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This Woman Had a Brilliant Response for the Jeweler Who Called Her Engagement Rings “Pathetic“

We at Bright Side believe that engagement rings don't measure love but symbolize a person's intention to spend the rest of their life with their beloved partner. So does Ariel Desiree McRae from Tennessee, whose now-husband Quinn was shamed by a jeweler for purchasing a "cheap" $130 engagement ring set for her.

In spite of being upset by such rude behavior, Ariel calmly explained why expensive jewelry is not the most important part of a proposal. Here is her story:

"My husband doesn't have a lot. Neither of us do. We scrape and scrape to pay bills and put food in our bellies, but after almost two years of dating we decided that we couldn't wait anymore, so we didn't.

I wasn't even thinking about rings. I just wanted to marry my best friend, but he wouldn't have it. He scraped up just enough money to buy me two matching rings from Pandora. Sterling silver and CZ to be exact. That's what sits on my ring finger, and I am so in love with them.

While we were purchasing my rings, however, another lady that was working there came over to help the lady selling them to us. She said, "Y'all, can you believe that some men get these as engagement rings? How pathetic."

"When she said that, I watched my now-husband’s face fall. He already felt bad because he couldn’t afford the pear-shaped set that so obviously had my heart and covered my Pinterest page. He already felt like a failure, asking me again and again, “Are you sure you’ll be happy with these? Are you sure this is okay?“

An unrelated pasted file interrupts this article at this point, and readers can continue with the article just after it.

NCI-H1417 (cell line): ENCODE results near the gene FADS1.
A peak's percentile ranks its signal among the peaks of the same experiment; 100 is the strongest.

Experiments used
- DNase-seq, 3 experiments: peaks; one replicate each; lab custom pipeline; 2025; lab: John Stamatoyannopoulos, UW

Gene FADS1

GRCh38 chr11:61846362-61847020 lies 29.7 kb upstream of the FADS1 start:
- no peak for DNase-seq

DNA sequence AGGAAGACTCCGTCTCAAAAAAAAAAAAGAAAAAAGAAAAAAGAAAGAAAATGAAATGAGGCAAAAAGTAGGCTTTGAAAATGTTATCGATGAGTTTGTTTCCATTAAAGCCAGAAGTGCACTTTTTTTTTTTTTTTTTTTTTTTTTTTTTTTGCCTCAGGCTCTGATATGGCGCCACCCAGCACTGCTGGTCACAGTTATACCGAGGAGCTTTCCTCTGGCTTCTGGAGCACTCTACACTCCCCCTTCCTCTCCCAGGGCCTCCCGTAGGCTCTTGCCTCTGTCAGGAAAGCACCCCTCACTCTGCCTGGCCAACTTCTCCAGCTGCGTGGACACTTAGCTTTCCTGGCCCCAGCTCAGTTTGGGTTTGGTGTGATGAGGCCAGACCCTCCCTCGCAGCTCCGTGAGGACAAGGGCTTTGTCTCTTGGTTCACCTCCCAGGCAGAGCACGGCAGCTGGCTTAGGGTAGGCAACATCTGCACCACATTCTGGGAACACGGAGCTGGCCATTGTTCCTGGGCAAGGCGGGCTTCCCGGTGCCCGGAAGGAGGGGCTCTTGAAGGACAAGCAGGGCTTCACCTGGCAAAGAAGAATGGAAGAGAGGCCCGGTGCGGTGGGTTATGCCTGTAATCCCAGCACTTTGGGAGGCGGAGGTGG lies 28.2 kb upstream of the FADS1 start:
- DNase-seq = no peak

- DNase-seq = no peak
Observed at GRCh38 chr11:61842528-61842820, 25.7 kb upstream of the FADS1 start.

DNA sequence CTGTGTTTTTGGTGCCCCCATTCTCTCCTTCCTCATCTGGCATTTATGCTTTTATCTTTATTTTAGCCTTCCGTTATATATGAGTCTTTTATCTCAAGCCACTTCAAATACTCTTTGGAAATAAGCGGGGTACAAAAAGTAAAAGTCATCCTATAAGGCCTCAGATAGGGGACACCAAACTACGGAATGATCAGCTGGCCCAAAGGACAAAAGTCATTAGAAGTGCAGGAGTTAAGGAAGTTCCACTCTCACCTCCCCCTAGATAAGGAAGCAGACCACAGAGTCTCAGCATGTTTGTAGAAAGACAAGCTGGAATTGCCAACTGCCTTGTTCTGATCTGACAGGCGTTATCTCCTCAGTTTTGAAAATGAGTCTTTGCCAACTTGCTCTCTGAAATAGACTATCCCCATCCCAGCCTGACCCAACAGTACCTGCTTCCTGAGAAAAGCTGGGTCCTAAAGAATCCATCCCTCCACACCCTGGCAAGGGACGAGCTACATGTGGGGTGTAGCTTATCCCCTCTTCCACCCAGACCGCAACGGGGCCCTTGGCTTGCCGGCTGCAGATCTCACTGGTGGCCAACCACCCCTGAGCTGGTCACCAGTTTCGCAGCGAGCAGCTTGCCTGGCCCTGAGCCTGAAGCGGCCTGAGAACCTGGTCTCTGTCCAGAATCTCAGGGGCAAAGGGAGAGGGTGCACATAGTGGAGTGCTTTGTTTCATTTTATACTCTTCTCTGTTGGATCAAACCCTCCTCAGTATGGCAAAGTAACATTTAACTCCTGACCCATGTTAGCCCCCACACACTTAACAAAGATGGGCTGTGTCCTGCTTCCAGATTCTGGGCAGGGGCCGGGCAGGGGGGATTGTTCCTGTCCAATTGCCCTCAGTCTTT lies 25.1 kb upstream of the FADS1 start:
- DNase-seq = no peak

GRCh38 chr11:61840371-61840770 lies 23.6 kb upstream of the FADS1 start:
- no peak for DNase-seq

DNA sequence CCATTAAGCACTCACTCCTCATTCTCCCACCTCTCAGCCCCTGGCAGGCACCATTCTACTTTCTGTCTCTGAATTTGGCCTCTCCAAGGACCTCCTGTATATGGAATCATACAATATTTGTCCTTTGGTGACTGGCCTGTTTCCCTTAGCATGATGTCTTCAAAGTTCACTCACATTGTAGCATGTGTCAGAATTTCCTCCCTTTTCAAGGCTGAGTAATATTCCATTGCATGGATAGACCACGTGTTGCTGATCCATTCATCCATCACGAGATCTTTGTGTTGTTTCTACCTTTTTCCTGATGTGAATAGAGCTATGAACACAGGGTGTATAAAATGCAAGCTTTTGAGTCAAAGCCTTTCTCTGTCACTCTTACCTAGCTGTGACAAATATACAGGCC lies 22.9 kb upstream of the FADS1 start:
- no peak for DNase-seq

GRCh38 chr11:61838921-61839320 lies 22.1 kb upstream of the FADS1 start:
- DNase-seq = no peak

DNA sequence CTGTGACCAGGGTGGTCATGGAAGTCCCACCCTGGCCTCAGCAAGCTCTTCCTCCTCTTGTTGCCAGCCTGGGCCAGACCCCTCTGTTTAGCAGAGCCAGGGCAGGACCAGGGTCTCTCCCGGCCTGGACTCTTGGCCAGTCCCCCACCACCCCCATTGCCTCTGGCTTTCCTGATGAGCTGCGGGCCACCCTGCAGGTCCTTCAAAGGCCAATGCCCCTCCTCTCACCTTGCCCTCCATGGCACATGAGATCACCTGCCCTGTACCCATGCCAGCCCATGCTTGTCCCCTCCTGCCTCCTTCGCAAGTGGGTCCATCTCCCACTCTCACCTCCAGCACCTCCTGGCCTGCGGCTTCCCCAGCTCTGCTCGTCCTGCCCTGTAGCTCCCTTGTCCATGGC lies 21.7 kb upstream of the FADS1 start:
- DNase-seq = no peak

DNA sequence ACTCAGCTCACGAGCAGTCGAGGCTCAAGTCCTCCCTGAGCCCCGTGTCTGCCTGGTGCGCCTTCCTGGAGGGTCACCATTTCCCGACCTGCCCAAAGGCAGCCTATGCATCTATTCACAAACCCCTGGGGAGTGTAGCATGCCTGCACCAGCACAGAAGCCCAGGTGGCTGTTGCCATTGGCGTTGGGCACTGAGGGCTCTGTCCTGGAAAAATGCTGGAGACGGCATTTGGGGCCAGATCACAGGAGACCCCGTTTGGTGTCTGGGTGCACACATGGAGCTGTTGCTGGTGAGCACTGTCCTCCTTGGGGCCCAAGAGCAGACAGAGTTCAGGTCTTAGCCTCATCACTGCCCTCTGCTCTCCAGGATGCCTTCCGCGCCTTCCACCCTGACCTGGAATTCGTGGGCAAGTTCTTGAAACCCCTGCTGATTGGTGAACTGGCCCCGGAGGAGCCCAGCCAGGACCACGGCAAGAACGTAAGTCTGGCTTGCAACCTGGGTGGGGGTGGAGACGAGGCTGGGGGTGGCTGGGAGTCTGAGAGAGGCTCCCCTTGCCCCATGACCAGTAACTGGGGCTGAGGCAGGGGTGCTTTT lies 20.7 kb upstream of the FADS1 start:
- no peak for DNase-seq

He was so upset at the idea of not making me happy enough and of me not wanting to marry him because my rings didn’t cost enough money or weren’t flashy enough. Old Ariel would have ripped that woman a new one. Mature Ariel said, “It isn’t the ring that matters, it is the love that goes into buying one that matters.” We bought the rings and left.

Y’all I would have gotten married to this man if it had been a 25¢ gumball machine ring. When did our nation fall so far to think the only way a man can truly love a woman is if he buys her $3,000+ jewelry and makes a public decree of his affection with said flashy ring? Sure, they are nice. Sure, the sentiment is wonderful, and I’m not trying to cut down any of your experiences, but when did it come to all that? Why do material possessions equate love?"

"My husband was so afraid of me not wanting him because he couldn't afford a piece of jewelry. He was afraid that the love I have for him would pale because he couldn't afford the wedding set I wanted. The world has made it this way, and it is so sad.

But here I am though, court-house married, $130 ring set, the love of my life by my side, and happier than I could ever imagine."

Preview photo credit Ariel Desiree McRae
Based on materials from Ariel Desiree McRae